The Magazine

Man vs. Machine

The limits (?) of artificial intelligence.

Apr 28, 2014, Vol. 19, No. 31 • By JAMES C. BANKS
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Barrat and other techno-critics might argue that this does not matter: After all, a steamroller does not need an IQ to run over you; a nuclear weapon does not need to think to explode. But it matters because, as long as we are unable to invent a fully self-conscious machine, machines will always have to borrow their consciousness or drive from humans. Toward the end of this book, Barrat mentions Moravec’s Paradox: Tasks that humans find easy robots tend to find difficult, whereas tasks that humans find difficult robots tend to find easy. Barrat sees this as evidence of how imperiled we are. If computers can easily acquire reasoning capabilities, how are we to defend ourselves? But it is the smaller things—adaptability, creativity, the ability to think on one’s feet and reconfigure one’s environment for survival—that are at the root of human success.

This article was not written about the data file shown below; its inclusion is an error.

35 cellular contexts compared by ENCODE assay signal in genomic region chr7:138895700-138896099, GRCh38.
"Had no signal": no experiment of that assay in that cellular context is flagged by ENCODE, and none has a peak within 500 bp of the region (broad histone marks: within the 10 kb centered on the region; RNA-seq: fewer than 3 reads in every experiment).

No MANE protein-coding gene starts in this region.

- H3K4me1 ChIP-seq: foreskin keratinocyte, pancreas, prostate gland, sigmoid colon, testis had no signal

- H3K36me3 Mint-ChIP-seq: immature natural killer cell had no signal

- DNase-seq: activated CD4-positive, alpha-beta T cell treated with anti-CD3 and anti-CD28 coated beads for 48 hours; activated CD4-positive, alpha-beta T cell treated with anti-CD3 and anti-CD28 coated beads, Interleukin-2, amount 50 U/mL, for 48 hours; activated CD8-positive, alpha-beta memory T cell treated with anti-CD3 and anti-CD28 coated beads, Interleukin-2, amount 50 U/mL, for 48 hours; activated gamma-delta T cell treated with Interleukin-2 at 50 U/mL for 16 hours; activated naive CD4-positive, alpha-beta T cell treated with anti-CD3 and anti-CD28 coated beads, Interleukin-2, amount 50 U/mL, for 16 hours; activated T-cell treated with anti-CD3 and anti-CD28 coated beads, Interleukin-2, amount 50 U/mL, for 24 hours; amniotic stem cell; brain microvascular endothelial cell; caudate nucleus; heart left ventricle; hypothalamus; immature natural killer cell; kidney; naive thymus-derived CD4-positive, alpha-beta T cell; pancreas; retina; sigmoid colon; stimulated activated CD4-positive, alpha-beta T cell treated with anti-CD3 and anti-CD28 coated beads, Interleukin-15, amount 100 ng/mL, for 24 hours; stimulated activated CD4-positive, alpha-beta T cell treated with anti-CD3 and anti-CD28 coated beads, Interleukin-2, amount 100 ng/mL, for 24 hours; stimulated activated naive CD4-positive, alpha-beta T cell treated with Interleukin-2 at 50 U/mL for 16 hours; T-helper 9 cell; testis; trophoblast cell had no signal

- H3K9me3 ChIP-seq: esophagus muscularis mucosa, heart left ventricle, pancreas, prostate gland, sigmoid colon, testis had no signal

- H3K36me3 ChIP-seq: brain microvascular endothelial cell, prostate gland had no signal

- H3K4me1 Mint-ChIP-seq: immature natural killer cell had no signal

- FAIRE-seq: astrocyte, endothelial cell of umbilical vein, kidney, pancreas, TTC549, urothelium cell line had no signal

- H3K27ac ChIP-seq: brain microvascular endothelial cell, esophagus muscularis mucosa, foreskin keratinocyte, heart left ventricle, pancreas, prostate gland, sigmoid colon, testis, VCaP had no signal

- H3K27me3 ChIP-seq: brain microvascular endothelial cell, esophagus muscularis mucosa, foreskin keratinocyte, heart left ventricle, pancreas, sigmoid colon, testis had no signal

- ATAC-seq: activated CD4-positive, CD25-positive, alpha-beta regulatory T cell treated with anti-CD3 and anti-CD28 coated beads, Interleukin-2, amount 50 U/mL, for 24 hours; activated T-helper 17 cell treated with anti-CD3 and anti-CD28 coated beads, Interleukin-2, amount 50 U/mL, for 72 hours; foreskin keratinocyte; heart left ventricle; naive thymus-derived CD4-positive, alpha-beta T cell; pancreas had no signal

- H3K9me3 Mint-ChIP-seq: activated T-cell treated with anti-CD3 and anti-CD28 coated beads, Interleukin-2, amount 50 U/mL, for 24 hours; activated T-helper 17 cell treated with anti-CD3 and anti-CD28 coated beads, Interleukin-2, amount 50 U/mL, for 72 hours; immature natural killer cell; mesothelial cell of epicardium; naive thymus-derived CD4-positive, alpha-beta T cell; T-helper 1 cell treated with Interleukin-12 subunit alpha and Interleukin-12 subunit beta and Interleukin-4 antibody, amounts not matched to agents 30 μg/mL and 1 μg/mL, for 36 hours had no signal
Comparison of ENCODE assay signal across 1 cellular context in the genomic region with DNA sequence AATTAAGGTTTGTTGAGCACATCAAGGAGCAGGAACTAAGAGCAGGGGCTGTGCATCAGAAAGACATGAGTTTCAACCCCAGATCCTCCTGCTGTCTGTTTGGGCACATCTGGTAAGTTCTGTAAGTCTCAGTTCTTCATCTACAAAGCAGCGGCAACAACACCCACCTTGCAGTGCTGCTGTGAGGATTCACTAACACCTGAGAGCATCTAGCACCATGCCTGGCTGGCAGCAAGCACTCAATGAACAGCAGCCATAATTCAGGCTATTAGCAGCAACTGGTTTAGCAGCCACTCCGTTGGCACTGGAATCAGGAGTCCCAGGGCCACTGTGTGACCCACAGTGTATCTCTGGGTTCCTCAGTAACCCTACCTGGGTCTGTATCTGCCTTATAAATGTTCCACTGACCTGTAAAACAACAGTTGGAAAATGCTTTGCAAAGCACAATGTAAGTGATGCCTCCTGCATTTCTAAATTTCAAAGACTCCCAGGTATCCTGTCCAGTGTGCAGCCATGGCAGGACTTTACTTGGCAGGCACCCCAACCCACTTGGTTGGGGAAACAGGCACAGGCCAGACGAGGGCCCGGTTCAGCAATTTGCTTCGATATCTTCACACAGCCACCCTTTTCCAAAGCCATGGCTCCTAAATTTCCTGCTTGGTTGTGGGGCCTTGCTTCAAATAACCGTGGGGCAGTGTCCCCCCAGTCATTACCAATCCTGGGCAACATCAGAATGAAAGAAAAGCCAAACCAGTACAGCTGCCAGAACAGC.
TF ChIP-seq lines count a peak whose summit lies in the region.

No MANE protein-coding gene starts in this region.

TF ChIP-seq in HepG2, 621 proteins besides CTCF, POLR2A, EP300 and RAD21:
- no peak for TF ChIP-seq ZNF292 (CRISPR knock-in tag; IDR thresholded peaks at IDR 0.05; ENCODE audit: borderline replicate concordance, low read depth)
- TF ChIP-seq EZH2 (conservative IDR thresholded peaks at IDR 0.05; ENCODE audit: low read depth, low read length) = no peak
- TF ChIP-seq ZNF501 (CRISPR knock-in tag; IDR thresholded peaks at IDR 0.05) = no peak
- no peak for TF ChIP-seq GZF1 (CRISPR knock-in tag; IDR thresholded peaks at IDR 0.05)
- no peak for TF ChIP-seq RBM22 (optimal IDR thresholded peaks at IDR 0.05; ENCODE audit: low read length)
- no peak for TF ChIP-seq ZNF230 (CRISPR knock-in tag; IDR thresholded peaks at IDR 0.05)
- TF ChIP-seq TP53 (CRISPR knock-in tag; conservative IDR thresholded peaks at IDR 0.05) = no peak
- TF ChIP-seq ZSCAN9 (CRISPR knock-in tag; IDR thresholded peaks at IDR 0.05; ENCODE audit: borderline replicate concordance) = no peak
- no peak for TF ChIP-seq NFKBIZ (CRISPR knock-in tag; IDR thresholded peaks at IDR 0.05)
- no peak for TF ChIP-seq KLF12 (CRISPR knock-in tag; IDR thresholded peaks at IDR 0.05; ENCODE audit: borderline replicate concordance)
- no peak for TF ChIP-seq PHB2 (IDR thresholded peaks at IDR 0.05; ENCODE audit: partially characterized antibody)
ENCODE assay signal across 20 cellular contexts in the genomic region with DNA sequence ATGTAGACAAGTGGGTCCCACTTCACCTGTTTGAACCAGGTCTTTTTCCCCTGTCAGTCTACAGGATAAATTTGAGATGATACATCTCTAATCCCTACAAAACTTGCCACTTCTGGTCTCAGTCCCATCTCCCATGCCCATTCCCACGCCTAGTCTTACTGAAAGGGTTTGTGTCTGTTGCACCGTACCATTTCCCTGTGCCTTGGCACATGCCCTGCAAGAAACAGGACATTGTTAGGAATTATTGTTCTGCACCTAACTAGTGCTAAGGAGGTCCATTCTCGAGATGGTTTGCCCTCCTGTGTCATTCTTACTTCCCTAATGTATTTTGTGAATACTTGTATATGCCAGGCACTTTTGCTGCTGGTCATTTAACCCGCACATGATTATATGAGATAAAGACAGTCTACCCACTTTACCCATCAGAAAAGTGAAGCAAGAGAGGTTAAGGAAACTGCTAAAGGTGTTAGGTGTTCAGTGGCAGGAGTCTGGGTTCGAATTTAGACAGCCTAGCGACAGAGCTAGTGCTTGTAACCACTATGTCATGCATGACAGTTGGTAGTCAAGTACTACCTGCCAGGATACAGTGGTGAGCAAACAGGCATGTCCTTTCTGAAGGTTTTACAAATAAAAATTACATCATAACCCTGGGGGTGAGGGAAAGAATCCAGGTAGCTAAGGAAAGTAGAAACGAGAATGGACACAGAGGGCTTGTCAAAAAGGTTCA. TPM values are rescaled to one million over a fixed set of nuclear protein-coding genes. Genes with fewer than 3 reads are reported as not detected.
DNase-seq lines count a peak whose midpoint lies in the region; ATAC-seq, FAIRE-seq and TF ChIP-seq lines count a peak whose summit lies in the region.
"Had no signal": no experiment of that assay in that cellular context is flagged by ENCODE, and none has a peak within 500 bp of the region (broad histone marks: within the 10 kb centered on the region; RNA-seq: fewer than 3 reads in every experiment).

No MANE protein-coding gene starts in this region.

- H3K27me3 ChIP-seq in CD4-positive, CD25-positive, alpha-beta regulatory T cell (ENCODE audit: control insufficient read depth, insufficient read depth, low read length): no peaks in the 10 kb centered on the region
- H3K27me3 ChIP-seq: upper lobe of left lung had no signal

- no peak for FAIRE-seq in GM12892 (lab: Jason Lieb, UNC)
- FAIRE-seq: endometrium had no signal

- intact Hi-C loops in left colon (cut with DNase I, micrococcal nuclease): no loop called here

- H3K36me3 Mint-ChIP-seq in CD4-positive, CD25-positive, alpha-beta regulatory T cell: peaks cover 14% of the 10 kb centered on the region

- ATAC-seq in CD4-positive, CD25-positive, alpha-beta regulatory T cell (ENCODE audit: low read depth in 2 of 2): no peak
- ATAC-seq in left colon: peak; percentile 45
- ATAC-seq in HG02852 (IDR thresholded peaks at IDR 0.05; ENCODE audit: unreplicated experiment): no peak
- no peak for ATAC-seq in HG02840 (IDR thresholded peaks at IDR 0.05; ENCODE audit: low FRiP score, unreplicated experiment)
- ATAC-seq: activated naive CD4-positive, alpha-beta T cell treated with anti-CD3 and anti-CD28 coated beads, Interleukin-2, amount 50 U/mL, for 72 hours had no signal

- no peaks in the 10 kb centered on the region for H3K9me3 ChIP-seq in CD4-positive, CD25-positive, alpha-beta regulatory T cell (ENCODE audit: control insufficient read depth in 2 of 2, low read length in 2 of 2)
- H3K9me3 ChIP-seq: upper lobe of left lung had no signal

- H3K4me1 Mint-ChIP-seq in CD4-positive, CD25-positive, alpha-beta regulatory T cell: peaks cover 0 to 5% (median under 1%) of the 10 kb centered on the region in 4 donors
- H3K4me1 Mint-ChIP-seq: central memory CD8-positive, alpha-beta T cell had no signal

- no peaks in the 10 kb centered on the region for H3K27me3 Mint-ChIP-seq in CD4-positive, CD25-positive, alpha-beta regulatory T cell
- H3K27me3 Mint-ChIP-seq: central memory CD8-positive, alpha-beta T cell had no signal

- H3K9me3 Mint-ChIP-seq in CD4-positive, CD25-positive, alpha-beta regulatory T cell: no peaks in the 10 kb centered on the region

Nonetheless, if Barrat does not always make a convincing case, his predictions are preferable to those of some of the techno-utopians he interviews. If there is anything more disturbing than the prospect of being destroyed by a self-replicating computer that feeds itself by harvesting carbon, it is the visions of people like Ray Kurzweil, a man who “plans to fend off death” through dieting and exercise “until technology finds a cure he’s certain will come.” 

Immortality has long been a pursuit of the “transhumanist” movement, but there is nothing immortal about the sort of goal that Kurzweil is setting for humanity. It may be nonagenarian, and it may hold the promise of indefinite, if not eternal, life. But in the transhumanist world that Kurzweil and others dream of, we would still be fed with the same food, killed by the same weapons, subject to the same diseases, and warmed and cooled by the same winter and summer. 

In such a world—a world in which people may have the ability to live forever but are not guaranteed to do so—would anyone muster the courage to  set foot outside his front door? Would people still desire to raise children if they had no intention of leaving any legacy to them? Or would we become a society of old minds trapped in young bodies with the desire to achieve no more wisdom than will preserve our bodies for another year?

Time will tell. But, as Aldous Huxley’s savage-hero from Brave New World points out, a world without adversity makes virtue irrelevant. It is also a world in which humans could survive, but in which their humanity would not last an hour. 

James C. Banks is a writer in New York.